There is a gap between the extensive mathematics background that is beneficial to biologists and the minimal mathematics background biology students acquire in their courses. The result is an undergraduate education in biology with very little quantitative content. New mathematics courses must be devised with the needs of biology students in mind.
In this volume, authors from a variety of institutions address some of the problems involved in reforming mathematics curricula for biology students. The problems are sorted into three themes: Models, Processes, and Directions. It is difficult for mathematicians to generate curriculum ideas for the training of biologists so a number of the curriculum models that have been introduced at various institutions comprise the Models section. Processes deals with taking that great course and making sure it is institutionalized in both the biology department (as a requirement) and in the mathematics department (as a course that will live on even if the creator of the course is no longer on the faculty). Directions looks to the future, with each paper laying out a case for pedagogical developments that the authors would like to see.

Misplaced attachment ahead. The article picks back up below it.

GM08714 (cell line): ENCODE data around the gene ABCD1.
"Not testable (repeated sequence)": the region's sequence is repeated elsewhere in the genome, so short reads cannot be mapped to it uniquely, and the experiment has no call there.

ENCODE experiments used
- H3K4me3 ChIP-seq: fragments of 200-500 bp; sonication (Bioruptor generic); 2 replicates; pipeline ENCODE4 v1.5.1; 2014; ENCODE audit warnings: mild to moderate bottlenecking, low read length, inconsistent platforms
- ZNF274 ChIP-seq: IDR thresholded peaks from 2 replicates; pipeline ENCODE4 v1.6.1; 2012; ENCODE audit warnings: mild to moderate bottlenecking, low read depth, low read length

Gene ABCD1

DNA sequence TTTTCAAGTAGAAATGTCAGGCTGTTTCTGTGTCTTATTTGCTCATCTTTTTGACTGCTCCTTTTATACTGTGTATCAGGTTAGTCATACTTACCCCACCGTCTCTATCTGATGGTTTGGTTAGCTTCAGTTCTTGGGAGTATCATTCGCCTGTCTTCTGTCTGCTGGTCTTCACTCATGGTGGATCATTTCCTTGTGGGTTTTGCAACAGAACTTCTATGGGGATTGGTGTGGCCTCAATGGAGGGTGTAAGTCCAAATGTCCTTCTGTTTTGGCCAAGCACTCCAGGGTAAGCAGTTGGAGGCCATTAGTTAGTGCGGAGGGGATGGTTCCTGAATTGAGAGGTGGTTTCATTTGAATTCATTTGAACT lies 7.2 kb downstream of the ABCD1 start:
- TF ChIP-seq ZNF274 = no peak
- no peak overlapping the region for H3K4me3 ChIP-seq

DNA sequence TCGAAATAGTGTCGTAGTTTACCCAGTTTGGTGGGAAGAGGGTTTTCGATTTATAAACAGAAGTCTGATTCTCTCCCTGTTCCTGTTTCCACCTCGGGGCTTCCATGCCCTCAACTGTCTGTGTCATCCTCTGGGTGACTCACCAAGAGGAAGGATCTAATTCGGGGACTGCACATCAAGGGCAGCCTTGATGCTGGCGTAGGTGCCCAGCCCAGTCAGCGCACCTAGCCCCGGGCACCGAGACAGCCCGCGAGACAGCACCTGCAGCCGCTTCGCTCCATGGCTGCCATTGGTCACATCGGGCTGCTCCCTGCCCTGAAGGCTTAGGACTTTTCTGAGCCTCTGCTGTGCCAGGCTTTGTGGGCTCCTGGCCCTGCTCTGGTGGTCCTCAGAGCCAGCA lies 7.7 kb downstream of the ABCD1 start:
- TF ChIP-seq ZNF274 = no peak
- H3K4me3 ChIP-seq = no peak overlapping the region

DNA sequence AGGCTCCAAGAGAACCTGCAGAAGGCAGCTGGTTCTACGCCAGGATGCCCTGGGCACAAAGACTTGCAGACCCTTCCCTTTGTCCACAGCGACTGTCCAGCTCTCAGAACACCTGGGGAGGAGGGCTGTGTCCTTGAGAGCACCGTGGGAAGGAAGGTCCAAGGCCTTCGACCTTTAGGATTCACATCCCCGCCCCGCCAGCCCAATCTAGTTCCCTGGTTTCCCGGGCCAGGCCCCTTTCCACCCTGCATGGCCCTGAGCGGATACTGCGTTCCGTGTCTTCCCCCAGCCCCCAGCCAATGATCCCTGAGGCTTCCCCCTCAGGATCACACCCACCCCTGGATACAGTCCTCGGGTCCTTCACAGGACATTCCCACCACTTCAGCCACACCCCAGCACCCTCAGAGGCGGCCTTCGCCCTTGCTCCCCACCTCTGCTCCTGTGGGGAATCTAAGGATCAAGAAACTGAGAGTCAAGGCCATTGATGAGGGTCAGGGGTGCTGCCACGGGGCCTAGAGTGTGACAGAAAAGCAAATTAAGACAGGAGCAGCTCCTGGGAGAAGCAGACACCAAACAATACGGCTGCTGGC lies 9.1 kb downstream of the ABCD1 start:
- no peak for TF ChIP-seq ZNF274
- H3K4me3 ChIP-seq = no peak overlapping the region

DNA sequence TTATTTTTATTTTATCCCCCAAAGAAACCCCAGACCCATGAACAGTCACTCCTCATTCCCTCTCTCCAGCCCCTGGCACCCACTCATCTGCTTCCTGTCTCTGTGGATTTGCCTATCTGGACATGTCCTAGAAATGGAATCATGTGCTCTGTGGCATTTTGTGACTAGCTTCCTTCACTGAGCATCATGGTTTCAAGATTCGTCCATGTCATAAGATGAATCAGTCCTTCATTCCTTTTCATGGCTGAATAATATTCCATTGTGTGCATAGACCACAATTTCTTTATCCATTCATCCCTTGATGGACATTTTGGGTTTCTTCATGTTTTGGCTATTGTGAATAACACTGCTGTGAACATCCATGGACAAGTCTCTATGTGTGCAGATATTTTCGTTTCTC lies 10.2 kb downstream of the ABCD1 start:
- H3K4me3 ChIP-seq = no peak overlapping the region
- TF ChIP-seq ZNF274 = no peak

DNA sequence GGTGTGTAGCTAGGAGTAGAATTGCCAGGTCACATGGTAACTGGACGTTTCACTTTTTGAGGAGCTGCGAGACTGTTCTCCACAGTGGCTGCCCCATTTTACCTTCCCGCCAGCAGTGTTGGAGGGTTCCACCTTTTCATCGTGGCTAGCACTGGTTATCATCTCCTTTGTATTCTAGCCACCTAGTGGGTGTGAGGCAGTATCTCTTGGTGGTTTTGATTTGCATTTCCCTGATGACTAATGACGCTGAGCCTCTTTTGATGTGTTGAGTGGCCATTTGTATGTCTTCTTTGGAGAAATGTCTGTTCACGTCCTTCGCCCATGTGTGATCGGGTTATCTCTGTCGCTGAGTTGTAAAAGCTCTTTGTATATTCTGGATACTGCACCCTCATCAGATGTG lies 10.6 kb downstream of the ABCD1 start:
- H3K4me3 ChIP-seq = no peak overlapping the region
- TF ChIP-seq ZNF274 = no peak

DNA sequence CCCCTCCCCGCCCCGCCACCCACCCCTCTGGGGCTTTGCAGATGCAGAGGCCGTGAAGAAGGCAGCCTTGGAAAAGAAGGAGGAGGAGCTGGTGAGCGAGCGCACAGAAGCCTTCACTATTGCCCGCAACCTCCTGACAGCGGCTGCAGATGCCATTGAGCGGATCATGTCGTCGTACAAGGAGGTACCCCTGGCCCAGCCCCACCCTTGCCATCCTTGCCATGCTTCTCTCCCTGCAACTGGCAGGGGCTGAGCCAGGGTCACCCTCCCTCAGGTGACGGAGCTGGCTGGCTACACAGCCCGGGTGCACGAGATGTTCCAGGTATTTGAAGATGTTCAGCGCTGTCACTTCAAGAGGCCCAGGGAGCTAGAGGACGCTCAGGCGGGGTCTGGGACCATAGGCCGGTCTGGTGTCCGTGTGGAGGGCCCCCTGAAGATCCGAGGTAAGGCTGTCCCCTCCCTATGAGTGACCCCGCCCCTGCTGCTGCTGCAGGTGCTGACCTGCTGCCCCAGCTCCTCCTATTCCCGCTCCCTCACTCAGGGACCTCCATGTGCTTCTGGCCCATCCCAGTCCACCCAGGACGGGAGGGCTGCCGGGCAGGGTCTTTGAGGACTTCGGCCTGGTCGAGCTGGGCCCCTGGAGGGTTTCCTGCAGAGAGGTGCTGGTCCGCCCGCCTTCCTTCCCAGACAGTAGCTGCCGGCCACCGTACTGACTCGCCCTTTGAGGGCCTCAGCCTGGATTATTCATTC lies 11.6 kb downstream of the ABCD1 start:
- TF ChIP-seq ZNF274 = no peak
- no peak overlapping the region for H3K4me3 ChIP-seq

The authors represent a wide variety of academic institutions, from universities to community colleges, and all of the articles begin with information about the institutional context. Many of the articles also include links to resources that can be found on the internet, and some have associated books in print as well. All emphasize features that could be applied to similar projects at other institutions and offer useful advice for the newcomer to mathematics curriculum development for life science students.
Print-on-Demand (POD) books are not returnable because they are printed at your request. Damaged books will, of course, be replaced (customer support information is on your receipt). Please note that all Print-on-Demand books are paperbound.
Electronic ISBN: 9781614443162
Print ISBN: 9780883851913